The focus of research is to benefit society. The possibility of any given trial introducing a treatment that makes a real difference in the lives of the individuals who choose to participate is a wonderful and critical component of that benefit.
Because the development of new treatments hinges on well-conducted research that may begin "on the bench" but must, necessarily, move to the "bedside," finding and enrolling patient volunteers is a crucial element in advancing cancer care.
Recruiting for clinical trials can be a complex and challenging process. Helping our patients consider and address the questions and issues that arise around trial participation is a key element in assisting and supporting them as they come to a thoughtful and measured choice about their own potential participation.
Research (and clinical) nurses may be well aware of the kinds of issues noted here, however, many patients faced with the option of a trial find the choice a difficult one to make, in large part, because they aren't even sure what types of questions they "should" be asking and feel at-a-loss for guidance in thinking about and weighing their decisions.
We can help them by directly raising and addressing potential questions, from the most basic to the most complex:
- What is the purpose of the trial?
- What does the treatment protocol entail?
- Types and schedule of tests and treatments
- Hospitalizations anticipated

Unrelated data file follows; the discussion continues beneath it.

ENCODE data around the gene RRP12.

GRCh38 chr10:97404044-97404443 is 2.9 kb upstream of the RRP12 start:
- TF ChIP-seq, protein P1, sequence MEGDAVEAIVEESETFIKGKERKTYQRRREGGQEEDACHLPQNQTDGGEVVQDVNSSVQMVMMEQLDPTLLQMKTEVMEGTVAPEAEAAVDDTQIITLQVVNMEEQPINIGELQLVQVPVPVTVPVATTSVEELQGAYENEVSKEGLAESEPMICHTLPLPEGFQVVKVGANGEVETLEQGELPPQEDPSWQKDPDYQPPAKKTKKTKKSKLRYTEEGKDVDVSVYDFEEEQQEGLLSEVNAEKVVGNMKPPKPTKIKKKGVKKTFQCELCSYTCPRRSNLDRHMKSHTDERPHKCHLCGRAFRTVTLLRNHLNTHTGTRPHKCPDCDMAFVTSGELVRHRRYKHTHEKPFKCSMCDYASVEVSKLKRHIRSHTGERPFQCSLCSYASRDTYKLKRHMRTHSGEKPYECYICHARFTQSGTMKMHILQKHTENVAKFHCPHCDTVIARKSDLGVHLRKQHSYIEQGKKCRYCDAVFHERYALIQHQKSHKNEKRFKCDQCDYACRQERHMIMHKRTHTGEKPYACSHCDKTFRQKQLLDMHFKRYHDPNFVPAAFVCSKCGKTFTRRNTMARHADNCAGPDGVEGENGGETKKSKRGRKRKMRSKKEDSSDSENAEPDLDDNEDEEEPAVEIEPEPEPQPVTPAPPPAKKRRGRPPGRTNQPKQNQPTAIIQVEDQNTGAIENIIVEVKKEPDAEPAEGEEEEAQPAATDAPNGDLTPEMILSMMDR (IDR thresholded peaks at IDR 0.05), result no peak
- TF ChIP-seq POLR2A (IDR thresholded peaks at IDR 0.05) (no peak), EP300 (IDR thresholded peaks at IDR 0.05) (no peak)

- Length of the trial
- Long-term follow-up
- How will trial-related expenses be covered?
- How will patient safety be monitored?
- Will the possible benefit from the trial outweigh the potential risk?
- How do the possible risks, side effects, and benefits compare with other treatment options?
While some patients may find the choice simple, particularly if they have late-stage disease and no remaining "standard of care" options, very often, the patients who opt for a clinical trial have grappled with a myriad of thoughts, fears, and concerns and had the opportunity to fully explore all of them with a professional before making the choice.
Those who do not participate either have simply never been told of the option in the first place, or often have been told about a trial option, given an overview of the information and a written package to "take home" and been left alone to consider it on their own. Patients who don't feel comfortable communicating with the research nurse or team may express concerns about unknown side effects and results, the possibility of greater time commitment, and fears of exploitation. Addressing these issues realistically and sensitively can remove barriers to participation.
Understanding what motivates a patient to participate in a trial can help to ensure greater outreach. Some want access to the newest research, medications, and treatments, others are interested in access to leading healthcare teams, some are operating from an altruistic perspective, some are simply hoping for that "miracle." For most, it will be some combination of reasons that brings them to trial participation. Their quality of life (on and beyond the trial), regardless of outcome, will be significantly affected by the attention paid to their full understanding of what they are choosing and why.
Trial recruiters can help to assure that as many eligible patients as possible opt for a trial and that those who do opt for a trial feel comfortable and satisfied with their choice, by communicating with compassion and clarity as they address both the spoken and unspoken concerns that patients and families bring to every discussion.
I wonder how trial recruitment is approached in your setting?